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Unique information about the hardness properties of crystalline materials can be obtained from studying the dislocation mechanisms involved in microindentation testing. The dislocation description provides information in addition to the knowledge of indentation processes gained from earlier continuum mechanics analyses and from models of the orientation dependence of hardness based on the geometrical arrangement of slip systems. For example, (1) mapping of the residual dislocation distributions within microindentation plastic zones can be used to characterize the deformation field and (2) specification of the dislocation interactions that occur among the crystal deformation systems is useful in evaluating the extent to which the hardness is affected by work hardening and cracking mechanisms. An interesting application of this information is to microindentation hardness testing of explosive crystals.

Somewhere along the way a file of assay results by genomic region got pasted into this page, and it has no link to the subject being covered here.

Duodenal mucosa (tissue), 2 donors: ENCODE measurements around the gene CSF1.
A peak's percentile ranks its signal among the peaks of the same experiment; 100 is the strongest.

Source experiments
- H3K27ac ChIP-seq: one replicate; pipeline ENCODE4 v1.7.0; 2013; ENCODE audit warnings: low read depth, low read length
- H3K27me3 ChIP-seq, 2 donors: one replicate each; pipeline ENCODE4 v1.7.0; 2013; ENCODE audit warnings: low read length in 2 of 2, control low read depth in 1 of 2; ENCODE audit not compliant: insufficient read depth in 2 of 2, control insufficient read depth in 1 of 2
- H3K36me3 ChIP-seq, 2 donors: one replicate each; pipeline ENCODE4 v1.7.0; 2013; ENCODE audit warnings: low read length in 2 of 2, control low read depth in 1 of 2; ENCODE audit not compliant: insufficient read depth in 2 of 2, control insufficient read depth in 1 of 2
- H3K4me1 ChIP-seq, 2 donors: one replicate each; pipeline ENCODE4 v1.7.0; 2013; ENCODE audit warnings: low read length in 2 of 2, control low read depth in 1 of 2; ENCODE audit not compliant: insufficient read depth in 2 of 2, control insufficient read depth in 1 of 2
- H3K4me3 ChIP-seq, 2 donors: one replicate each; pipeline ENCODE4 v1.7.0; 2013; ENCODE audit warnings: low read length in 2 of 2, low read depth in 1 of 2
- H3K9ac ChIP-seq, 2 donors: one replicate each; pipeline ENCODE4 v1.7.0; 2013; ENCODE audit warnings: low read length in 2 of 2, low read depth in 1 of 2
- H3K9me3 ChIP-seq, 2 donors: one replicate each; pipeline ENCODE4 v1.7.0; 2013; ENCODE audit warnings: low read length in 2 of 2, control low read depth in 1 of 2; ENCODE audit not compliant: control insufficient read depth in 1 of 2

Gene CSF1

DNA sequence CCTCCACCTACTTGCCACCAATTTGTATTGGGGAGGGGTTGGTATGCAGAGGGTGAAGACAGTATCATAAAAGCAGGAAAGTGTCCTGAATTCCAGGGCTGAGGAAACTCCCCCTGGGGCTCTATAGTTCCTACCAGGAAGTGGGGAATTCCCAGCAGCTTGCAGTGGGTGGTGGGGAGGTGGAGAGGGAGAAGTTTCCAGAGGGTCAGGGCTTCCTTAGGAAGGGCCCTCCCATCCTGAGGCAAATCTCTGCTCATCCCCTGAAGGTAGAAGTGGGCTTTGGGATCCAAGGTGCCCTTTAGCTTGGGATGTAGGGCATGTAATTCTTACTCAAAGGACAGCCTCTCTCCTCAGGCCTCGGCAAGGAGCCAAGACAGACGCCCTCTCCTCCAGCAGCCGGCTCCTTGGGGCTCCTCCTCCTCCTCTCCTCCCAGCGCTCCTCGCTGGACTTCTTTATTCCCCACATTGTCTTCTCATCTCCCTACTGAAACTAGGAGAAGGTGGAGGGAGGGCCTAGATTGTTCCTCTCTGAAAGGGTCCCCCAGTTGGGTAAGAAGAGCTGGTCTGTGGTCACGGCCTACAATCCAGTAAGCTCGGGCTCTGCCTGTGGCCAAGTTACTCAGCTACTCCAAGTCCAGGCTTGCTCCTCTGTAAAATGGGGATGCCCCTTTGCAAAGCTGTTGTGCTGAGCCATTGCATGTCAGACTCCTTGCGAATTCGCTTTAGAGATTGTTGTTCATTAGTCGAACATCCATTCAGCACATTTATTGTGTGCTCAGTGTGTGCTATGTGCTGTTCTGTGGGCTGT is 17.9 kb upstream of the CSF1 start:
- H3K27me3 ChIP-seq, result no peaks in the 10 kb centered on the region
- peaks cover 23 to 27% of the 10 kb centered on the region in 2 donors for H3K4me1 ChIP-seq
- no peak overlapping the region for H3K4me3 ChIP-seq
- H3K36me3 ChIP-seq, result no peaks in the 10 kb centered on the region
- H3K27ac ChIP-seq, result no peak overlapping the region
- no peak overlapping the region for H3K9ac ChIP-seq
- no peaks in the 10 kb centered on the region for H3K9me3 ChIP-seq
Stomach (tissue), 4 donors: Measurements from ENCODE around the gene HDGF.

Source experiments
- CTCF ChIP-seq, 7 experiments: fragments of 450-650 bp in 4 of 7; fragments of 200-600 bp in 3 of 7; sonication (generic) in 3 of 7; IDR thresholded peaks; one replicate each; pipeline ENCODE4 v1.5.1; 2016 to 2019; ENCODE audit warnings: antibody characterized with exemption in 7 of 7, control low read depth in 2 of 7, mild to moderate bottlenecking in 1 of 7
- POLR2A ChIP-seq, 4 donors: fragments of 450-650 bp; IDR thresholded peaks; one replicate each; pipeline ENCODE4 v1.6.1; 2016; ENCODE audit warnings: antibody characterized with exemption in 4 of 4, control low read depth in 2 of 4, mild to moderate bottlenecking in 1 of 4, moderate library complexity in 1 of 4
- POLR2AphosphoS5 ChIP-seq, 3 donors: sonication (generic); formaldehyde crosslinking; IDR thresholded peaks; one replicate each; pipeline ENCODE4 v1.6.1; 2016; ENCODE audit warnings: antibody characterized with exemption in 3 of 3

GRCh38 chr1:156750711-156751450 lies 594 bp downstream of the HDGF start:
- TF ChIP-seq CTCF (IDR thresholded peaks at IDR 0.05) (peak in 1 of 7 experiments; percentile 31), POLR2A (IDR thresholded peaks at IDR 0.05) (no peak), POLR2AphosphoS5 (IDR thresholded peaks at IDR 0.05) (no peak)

microindentation hardness, dislocations, pileups, cracking, scanning electron microscopy, X-ray topography, chemical etch pitting, magnesium oxide, cyclotrimethylenetrinitramine (RDX), energy dissipation, hot spots, microindentation hardness testing
Professor, University of Maryland, College Park, MD
Materials research engineerassociate professor, Naval Surface Weapons CenterLoyola College, Silver SpringBaltimore, MDMD